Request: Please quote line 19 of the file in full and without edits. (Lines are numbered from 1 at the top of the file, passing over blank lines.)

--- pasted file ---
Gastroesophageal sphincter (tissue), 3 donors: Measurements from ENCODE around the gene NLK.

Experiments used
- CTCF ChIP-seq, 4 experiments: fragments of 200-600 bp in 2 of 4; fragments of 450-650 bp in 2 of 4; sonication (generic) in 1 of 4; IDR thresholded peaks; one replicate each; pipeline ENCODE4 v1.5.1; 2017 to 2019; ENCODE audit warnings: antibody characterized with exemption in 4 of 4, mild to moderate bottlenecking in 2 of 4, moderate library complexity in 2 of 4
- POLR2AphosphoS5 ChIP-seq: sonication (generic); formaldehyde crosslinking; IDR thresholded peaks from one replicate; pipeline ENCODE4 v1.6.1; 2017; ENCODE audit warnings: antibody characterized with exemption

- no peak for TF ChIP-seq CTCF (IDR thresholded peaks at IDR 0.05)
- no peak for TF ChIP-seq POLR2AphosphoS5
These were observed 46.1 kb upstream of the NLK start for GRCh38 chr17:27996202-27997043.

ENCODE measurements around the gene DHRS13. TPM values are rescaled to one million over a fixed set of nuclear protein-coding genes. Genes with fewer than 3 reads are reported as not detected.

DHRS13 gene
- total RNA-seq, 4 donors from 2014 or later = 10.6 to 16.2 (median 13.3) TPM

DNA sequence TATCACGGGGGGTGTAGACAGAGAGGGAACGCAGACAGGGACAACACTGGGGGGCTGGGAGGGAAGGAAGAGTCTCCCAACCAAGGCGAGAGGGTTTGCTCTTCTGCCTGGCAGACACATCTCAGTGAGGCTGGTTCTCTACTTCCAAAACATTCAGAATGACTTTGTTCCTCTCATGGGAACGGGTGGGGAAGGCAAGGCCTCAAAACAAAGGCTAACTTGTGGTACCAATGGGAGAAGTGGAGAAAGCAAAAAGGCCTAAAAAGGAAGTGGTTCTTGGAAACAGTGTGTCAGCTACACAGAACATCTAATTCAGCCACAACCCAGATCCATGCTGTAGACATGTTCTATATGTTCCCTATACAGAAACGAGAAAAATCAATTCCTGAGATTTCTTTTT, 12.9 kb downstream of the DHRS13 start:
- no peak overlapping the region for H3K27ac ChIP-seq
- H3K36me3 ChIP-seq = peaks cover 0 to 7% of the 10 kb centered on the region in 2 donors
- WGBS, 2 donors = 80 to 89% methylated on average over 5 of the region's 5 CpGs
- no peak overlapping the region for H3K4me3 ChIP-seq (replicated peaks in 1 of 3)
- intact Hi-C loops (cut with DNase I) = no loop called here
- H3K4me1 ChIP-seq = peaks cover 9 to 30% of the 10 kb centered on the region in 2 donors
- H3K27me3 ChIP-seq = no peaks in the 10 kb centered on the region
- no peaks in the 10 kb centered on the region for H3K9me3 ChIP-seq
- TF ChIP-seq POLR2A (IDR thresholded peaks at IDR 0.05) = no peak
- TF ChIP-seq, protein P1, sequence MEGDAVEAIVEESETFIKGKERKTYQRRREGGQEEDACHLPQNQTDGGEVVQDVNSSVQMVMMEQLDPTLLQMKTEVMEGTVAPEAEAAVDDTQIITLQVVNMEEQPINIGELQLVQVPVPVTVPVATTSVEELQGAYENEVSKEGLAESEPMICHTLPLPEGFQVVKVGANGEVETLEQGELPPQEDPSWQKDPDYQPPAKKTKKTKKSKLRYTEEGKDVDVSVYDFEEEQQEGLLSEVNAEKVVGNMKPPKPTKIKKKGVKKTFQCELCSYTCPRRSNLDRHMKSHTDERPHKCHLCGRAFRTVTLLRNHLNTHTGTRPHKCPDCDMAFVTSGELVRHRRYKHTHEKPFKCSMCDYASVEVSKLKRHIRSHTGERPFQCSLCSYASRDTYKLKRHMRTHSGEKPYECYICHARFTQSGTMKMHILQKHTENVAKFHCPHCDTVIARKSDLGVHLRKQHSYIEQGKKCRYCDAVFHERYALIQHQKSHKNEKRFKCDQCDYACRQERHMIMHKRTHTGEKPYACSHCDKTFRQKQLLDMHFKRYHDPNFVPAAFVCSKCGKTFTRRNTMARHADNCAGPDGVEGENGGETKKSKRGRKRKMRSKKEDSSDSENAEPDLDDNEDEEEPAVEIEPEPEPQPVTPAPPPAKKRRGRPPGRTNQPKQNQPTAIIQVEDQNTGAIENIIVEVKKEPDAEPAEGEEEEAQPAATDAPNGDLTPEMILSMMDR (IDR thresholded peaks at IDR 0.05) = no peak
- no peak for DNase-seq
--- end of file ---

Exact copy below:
- no peaks in the 10 kb centered on the region for H3K9me3 ChIP-seq